- Hair Growth
Garlic works wonders for the hair. Its anti-microbial properties help kill bacteria which cause damage to the scalp and inhibit hair growth. The selenium content in garlic also helps improve blood circulation which improves the nourishment of the hair and cleanses hair follicles for the prevention of hair loss. Black garlic has a slightly higher content of selenium which makes it ideal for promoting new hair growth and preventing hair loss. The extracts of black garlic can be used to produce a natural oil when mixed with a carrier oil such as coconut oil. Black garlic oil is nourishing for the scalp and is a highly effective compound for hair, remember to keep it at room temperature and to avoid direct sunlight.
Black garlic oil can be made at home by leaving minced black garlic bulbs in a carrier oil (olive oil or coconut oil) for at least a week in a mason jar. Store your mixture in a cool, dry place.
Black garlic or regular garlic?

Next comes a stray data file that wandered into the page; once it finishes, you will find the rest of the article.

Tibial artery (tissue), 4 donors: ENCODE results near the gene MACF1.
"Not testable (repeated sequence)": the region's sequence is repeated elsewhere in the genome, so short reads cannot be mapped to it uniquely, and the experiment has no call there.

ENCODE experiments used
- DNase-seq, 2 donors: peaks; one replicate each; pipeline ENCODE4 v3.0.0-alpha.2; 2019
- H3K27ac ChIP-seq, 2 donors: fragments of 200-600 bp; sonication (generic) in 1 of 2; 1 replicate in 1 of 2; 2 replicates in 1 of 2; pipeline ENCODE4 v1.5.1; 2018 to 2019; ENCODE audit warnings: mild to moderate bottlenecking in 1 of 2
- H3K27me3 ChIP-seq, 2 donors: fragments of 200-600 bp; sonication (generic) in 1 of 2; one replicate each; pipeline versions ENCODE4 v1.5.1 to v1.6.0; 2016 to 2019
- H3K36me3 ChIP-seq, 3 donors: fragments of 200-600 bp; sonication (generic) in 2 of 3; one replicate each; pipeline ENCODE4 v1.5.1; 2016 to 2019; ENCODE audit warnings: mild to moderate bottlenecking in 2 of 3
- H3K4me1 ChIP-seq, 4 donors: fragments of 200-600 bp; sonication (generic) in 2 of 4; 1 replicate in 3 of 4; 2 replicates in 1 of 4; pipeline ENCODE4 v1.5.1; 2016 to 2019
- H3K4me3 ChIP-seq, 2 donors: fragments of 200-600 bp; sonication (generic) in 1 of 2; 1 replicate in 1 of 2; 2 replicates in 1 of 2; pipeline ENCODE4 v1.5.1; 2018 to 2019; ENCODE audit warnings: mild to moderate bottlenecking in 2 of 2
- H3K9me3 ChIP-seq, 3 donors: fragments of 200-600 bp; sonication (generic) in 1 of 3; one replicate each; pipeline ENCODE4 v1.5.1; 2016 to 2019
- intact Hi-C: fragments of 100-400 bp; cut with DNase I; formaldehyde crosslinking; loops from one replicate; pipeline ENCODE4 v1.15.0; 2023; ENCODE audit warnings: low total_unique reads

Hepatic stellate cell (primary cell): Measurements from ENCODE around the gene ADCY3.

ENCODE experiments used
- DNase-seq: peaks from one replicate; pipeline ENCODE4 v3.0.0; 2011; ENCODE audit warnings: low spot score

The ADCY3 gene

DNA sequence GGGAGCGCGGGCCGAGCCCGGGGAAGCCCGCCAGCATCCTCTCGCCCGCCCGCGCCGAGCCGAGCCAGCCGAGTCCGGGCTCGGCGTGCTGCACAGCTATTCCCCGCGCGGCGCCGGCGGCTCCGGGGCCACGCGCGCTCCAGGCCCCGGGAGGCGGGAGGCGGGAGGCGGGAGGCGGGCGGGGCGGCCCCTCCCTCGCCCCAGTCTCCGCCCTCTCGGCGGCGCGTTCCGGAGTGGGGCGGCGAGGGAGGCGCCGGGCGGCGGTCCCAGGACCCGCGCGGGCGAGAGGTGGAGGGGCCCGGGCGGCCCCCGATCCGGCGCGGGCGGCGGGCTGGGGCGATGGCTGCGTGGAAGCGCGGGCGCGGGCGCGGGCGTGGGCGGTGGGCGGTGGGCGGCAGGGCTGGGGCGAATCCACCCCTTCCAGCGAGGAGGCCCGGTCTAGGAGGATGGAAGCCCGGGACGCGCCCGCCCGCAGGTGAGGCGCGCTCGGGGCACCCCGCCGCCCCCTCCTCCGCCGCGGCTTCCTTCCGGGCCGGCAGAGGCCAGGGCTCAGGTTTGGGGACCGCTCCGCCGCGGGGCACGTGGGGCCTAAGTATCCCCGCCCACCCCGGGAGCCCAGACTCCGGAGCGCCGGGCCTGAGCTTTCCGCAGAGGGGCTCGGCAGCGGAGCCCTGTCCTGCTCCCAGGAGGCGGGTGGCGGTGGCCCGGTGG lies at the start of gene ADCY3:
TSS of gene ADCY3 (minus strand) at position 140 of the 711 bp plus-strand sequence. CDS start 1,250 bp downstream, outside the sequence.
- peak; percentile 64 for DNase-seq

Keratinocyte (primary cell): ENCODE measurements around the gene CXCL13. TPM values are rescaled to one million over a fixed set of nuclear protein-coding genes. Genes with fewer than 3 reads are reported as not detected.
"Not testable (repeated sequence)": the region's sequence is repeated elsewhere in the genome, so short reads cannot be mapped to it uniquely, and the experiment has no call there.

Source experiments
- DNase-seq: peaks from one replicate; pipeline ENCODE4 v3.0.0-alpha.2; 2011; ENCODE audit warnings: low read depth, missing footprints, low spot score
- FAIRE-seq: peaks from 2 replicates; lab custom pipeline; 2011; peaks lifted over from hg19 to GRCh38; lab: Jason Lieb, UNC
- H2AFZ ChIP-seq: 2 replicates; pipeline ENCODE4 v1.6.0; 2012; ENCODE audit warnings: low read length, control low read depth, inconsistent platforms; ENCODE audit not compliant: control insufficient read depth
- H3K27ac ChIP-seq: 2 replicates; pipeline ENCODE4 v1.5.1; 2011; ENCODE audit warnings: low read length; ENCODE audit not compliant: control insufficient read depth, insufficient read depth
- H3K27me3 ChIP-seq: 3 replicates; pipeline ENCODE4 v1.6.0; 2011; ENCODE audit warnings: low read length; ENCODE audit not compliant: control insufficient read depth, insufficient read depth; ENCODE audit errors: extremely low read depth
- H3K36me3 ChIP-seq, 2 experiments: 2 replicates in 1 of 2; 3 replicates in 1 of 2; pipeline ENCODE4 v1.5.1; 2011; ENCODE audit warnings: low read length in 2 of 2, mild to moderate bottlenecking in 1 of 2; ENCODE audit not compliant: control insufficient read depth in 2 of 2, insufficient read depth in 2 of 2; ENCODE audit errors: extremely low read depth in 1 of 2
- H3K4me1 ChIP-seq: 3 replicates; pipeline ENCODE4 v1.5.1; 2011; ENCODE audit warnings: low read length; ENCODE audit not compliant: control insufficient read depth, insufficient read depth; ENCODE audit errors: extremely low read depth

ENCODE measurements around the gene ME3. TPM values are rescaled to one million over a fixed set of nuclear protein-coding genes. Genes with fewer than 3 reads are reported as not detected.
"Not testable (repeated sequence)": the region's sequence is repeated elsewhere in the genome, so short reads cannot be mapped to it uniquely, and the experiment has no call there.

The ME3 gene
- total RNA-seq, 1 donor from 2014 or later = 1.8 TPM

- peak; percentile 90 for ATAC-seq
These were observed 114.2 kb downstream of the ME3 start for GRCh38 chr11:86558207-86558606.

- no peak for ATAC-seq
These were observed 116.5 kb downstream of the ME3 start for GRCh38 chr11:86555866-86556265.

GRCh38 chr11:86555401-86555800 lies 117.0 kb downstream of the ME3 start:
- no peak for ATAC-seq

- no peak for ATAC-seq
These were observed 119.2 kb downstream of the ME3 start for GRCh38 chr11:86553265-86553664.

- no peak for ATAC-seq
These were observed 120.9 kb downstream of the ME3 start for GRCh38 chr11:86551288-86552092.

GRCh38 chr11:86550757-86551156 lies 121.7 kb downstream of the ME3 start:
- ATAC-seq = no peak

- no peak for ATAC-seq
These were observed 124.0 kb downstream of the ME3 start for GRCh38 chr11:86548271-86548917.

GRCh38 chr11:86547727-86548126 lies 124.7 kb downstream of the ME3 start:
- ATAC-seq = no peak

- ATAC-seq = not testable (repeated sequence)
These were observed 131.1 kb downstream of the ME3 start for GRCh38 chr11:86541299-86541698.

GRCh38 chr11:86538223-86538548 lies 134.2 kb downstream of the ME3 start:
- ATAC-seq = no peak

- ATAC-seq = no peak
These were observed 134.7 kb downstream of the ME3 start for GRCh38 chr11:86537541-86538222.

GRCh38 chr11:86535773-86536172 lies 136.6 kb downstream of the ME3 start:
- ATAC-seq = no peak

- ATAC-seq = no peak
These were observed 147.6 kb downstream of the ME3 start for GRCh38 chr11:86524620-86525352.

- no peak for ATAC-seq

Without a doubt, black garlic has a softer, molasses-like flavor that is a lot more delicate than the raw garlic option, just remember you may need to add a lot more of this garlic to your foods to achieve a strong flavor. Fresh garlic releases a strong offensive flavor because of the higher allicin content, and it leaves behind the strong garlic breath that no one loves. If you want to avoid garlic breath, then definitely opt for black garlic. Black garlic is aged or fermented regular garlic bulbs but it comes with a lot more benefits because its enhanced bioactivity, compared to that of raw garlic, is attributed to its changes in physiochemical properties, this means it has a lot more antioxidants to offer, together with valuable nutrients and vitamins. Because black garlic is lower in moisture content, its amino acids and other nutritional characteristics are a lot more concentrated compared to raw garlic. The powerful herb is considered a super-food in several Asian countries and I can understand why it is making its way onto more menus worldwide, I suggest trying black garlic for its natural benefits that surpass its raw form, and to avoid strong garlic breath!